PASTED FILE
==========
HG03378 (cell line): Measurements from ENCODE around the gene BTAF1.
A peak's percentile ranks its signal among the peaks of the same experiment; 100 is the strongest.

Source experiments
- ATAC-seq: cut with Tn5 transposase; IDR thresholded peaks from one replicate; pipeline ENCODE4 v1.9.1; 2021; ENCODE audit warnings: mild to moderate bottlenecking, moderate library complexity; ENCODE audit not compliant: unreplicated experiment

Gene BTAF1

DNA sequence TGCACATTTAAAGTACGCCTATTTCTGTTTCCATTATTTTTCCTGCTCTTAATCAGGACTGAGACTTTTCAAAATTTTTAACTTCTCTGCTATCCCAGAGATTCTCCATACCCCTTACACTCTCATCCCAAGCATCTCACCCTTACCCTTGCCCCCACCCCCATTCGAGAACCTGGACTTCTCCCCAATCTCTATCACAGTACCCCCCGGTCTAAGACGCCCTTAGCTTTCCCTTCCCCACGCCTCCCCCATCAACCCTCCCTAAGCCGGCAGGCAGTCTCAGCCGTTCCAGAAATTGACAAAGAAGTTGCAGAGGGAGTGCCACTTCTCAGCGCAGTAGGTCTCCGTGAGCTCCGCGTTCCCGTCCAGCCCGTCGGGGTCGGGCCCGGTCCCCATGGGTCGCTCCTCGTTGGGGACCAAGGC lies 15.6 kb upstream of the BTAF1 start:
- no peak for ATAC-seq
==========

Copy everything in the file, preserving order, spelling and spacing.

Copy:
HG03378 (cell line): Measurements from ENCODE around the gene BTAF1.
A peak's percentile ranks its signal among the peaks of the same experiment; 100 is the strongest.

Source experiments
- ATAC-seq: cut with Tn5 transposase; IDR thresholded peaks from one replicate; pipeline ENCODE4 v1.9.1; 2021; ENCODE audit warnings: mild to moderate bottlenecking, moderate library complexity; ENCODE audit not compliant: unreplicated experiment

Gene BTAF1

DNA sequence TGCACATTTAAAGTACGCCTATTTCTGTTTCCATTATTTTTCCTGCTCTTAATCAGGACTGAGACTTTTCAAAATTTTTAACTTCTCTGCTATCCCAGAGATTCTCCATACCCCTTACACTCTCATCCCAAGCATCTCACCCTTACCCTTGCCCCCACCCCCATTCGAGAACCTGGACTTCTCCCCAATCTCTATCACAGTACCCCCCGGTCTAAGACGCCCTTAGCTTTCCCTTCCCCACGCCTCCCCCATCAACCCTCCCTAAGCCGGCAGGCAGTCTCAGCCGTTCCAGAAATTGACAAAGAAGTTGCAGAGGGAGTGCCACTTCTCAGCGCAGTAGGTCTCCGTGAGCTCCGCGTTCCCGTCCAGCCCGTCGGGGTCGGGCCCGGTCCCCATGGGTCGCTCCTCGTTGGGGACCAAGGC lies 15.6 kb upstream of the BTAF1 start:
- no peak for ATAC-seq